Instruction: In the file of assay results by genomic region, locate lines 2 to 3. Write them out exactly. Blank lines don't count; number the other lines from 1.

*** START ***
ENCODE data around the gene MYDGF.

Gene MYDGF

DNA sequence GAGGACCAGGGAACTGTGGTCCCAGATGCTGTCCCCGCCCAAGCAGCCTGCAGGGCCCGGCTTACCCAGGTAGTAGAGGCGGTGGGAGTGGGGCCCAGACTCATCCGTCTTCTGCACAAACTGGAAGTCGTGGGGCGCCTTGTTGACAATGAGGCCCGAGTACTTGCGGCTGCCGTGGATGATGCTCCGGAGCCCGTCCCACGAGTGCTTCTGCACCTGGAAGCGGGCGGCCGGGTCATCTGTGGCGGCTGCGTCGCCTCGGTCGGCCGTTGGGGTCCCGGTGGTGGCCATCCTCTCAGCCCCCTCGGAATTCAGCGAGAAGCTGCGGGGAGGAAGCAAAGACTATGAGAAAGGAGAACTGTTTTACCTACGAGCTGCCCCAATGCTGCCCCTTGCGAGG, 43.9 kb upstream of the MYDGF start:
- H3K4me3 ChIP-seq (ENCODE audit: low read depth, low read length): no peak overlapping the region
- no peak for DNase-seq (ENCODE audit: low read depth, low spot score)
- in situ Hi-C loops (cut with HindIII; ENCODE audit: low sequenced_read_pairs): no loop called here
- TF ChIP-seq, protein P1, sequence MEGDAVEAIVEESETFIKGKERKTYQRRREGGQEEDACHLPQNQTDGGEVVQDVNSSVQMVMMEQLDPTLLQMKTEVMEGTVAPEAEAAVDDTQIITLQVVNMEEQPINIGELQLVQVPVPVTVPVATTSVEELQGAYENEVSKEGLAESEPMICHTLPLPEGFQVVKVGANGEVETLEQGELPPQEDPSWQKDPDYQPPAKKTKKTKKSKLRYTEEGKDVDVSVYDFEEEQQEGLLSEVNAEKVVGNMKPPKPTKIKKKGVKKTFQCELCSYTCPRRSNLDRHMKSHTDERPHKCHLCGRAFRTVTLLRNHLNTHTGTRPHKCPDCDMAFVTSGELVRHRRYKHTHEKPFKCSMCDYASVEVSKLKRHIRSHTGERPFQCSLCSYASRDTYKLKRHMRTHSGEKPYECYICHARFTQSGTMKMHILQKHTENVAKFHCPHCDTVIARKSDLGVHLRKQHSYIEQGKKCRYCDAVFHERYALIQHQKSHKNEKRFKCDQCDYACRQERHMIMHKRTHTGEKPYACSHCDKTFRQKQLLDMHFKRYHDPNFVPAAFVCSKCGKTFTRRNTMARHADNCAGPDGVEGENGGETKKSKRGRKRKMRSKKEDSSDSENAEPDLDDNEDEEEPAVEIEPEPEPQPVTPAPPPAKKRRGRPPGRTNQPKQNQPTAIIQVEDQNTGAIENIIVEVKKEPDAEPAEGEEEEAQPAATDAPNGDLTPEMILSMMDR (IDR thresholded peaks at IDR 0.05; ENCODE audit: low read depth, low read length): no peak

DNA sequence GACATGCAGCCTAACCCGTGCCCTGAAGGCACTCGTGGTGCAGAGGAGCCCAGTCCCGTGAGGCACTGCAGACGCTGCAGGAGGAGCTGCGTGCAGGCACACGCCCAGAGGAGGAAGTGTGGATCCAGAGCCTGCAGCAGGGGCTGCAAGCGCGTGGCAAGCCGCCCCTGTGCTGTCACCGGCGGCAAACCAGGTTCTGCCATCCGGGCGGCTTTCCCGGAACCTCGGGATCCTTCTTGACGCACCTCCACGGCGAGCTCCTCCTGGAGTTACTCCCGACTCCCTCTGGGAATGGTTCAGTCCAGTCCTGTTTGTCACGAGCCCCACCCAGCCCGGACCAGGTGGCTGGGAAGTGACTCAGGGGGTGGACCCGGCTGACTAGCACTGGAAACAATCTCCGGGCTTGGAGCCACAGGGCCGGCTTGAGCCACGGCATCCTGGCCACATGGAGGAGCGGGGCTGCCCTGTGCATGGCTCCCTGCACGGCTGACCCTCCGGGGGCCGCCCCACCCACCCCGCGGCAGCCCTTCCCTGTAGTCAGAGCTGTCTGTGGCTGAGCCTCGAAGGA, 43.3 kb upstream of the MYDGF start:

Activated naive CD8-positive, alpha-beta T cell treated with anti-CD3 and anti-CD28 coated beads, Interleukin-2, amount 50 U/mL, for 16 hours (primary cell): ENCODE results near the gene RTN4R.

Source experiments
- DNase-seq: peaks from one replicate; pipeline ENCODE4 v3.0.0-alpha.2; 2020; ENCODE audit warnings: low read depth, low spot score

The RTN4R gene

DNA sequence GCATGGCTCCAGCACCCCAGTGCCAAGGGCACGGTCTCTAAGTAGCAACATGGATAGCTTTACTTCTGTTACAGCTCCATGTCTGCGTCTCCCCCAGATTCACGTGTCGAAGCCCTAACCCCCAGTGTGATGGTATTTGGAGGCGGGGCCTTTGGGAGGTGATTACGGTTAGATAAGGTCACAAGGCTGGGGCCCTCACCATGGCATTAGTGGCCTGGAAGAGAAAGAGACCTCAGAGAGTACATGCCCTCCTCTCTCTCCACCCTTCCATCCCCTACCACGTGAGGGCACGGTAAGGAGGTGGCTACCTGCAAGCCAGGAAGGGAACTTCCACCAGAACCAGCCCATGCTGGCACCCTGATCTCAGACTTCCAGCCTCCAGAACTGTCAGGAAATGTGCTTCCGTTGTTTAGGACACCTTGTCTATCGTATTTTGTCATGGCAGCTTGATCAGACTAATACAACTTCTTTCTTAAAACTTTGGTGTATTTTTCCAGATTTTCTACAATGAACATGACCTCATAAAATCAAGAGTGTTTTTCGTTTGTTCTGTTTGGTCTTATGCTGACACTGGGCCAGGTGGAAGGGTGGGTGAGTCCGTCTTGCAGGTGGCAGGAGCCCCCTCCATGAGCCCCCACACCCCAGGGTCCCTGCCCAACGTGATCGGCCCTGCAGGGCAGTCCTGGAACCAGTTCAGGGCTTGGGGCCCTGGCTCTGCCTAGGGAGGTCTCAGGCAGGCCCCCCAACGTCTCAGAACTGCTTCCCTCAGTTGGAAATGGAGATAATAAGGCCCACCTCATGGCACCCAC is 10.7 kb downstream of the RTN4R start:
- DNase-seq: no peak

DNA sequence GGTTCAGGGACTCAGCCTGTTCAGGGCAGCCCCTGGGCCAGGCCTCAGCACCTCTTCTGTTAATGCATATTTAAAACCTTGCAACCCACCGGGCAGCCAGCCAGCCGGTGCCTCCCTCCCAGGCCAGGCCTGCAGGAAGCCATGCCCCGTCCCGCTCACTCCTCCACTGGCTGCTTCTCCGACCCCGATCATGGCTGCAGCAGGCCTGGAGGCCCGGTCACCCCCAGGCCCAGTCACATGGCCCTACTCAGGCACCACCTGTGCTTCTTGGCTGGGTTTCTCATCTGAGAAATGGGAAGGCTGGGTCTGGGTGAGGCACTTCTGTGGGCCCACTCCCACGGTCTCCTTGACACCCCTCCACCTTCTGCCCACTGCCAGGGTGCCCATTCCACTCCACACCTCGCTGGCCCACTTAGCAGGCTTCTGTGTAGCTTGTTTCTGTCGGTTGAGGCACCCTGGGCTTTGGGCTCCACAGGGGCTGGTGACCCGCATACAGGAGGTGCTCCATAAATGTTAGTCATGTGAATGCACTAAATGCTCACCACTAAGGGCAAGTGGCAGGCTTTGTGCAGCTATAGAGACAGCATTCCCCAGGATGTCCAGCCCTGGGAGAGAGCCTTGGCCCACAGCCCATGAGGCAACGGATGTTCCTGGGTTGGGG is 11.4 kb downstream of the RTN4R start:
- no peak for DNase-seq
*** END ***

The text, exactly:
Gene MYDGF

DNA sequence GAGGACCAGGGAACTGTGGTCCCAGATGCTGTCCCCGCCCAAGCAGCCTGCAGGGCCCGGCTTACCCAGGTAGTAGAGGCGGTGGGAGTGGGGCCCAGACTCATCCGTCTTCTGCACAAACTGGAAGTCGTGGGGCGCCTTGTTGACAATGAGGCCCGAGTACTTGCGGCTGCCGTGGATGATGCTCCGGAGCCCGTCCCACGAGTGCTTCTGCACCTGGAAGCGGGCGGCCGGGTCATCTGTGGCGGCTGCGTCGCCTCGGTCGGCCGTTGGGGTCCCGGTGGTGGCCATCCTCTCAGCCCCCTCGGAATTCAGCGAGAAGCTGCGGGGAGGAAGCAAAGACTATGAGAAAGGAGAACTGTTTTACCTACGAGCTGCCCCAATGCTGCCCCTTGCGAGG, 43.9 kb upstream of the MYDGF start: